Below is a listing of outcomes rated from highest to lowest. It should be noted that the lowest rating still includes some learning of that outcome area, none of the outcomes listed show that the participants did not learn anything while a participant in our program
Interest in Exploration
Problem Solving Confidence
1 – Decreased, 2 – Did Not Increase or Decrease, 3 – Increased a Little bit, Maybe, 4 – Increased Some, I am Sure, 5 - Increased a Lot, I am Sure
Children with Autism (Ages 7 to 14 years of age) – After-School / Spectrum Program
For the after-school outcome study we asked the parents to indicate if their children we learning any of the key outcome areas we targeted with the program. 68.8% of parents told us that their program participant had increased independence after attending the program. Below are the results of the new 2012 after-school program for children with Autism.
Post Program Skill
% who learned
to look forward to trying new activities?
to be better at doing things with group of other kids?
to feel good about things that they did well?
how to get along with other kids when they are in a group?
how to be better at making friends?
how to do more without your help?
We know bullying is a common problem with children with Autism in some setting. 62.5% of the children who attend the Dragonfly Forest after-school program have been bullied at least one time in places such as school, home, friend's houses, camp, etc. 93.8% of our program participants said they felt that The Spectrum program was a safe bully-free environment for our participants. Our goal is to get this to be 100% of program participants.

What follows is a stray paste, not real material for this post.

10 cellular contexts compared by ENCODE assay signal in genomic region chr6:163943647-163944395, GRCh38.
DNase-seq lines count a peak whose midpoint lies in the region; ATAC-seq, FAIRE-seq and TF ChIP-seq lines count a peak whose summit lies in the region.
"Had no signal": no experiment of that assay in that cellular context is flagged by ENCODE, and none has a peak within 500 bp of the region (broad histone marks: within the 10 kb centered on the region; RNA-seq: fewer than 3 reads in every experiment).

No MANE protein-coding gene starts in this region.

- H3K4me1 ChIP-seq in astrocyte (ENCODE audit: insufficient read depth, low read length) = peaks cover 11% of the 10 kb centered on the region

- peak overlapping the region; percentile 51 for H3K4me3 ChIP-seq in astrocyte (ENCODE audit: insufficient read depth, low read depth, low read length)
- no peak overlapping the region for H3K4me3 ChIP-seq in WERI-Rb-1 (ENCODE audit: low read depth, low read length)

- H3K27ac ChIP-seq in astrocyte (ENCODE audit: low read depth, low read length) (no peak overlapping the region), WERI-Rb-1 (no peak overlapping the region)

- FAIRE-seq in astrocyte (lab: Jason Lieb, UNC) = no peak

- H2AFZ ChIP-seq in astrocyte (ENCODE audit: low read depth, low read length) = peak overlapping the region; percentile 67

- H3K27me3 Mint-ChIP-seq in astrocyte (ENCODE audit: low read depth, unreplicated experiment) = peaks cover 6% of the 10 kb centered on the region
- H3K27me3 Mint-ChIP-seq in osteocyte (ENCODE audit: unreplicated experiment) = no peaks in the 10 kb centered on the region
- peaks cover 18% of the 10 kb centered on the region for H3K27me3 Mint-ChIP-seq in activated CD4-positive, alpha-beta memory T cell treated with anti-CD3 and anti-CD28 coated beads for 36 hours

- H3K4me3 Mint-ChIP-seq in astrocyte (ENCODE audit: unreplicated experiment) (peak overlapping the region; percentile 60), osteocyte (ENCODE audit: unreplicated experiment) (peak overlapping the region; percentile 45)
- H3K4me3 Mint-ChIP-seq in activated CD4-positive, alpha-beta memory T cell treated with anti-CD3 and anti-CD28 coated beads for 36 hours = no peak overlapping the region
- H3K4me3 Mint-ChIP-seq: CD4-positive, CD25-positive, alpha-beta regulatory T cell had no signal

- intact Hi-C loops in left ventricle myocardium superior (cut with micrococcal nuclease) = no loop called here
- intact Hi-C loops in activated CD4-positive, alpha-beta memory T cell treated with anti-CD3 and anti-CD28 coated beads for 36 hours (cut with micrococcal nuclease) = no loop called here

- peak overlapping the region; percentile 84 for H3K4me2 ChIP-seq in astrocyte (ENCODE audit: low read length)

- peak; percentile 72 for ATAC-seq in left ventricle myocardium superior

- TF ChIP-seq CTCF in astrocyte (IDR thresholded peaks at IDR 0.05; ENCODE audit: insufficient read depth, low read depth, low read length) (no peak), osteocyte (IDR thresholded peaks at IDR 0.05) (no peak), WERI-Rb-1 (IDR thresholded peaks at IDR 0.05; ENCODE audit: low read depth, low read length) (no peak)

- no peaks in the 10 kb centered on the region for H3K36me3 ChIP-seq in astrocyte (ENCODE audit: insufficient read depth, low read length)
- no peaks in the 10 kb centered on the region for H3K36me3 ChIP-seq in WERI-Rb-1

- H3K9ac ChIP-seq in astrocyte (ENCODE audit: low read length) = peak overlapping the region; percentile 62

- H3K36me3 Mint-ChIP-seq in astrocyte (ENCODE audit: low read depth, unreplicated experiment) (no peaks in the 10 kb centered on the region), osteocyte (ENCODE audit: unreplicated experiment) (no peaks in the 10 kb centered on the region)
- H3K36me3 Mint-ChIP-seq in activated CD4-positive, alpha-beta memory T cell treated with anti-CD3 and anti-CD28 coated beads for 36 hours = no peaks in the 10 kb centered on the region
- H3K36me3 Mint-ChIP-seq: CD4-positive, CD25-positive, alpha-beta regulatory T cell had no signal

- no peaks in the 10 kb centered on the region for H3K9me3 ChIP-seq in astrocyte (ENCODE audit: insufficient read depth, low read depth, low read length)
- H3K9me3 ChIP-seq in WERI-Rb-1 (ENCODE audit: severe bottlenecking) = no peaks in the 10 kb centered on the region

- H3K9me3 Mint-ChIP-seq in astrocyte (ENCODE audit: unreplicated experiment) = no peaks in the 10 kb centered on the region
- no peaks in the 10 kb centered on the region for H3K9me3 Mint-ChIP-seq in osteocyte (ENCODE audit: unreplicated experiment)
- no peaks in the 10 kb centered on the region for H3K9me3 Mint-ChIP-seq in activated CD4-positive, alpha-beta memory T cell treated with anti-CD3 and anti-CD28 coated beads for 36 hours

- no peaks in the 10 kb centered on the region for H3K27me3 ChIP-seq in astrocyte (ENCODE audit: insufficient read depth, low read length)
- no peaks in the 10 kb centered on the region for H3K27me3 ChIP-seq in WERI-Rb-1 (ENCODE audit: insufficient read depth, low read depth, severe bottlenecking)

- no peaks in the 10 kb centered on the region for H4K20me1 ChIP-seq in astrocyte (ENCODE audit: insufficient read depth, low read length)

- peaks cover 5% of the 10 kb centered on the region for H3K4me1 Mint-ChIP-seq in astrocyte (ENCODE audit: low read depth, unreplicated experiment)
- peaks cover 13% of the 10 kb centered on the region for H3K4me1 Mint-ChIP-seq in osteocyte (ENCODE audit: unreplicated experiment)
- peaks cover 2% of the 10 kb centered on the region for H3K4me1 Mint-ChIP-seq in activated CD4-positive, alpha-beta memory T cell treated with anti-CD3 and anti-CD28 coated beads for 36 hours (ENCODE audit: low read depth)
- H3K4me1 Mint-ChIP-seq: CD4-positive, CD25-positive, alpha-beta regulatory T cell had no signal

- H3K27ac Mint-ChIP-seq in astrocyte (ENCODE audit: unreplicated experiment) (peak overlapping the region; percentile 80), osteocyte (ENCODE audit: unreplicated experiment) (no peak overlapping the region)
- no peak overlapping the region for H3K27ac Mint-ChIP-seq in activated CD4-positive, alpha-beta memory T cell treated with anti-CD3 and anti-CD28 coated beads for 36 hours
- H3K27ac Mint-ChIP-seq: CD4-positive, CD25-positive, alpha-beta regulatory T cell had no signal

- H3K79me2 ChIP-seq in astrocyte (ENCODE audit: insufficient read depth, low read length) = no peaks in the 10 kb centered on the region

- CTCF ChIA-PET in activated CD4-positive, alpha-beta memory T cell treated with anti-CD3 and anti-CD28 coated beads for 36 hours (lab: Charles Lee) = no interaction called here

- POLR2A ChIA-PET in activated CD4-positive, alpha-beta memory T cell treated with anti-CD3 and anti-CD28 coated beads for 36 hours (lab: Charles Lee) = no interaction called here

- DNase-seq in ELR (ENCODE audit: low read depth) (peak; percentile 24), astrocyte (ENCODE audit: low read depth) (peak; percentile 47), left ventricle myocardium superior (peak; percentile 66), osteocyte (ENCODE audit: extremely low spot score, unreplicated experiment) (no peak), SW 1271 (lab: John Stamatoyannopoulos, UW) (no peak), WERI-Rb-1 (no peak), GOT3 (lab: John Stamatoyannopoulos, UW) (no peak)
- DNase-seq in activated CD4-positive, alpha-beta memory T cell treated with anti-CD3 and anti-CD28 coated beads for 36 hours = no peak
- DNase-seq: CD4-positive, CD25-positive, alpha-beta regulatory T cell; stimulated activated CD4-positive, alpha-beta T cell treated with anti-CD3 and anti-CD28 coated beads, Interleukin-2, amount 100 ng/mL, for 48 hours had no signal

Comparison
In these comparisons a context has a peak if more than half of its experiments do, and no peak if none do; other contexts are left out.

Do the Results Continue Past the End of Camp?
All of the above results are positive, especially if the kids who participate in our program can retain the learning. For the 2008 thru 2011 seasons, we surveyed parents nine months after camp ended to see if the lessons learned were still visible in their kids at various time points (shown below), and found that a majority of parents were still seeing positive changes.
The following are the key lessons parents saw their children learn at camp, maintained nine months later:
The results presented in this report are extremely encouraging and validate our programs’ purpose. Understanding the areas where Dragonfly Forest contributes to positive youth development is an essential part of helping us to continually raise the bar in these areas and build further capacity. We appreciate more than ever how the Dragonfly Forest experience nurtures substantial growth in our campers. We will continue to study the results of our program as we believe that the process of evidence-based program enhancement is critical to our ongoing role in assisting young people’s journey to becoming productive adults.
The following is our headquarter information
1100 E Hector Street, Suite 333Conshohocken, PA 19428267-434-0100 (Fax)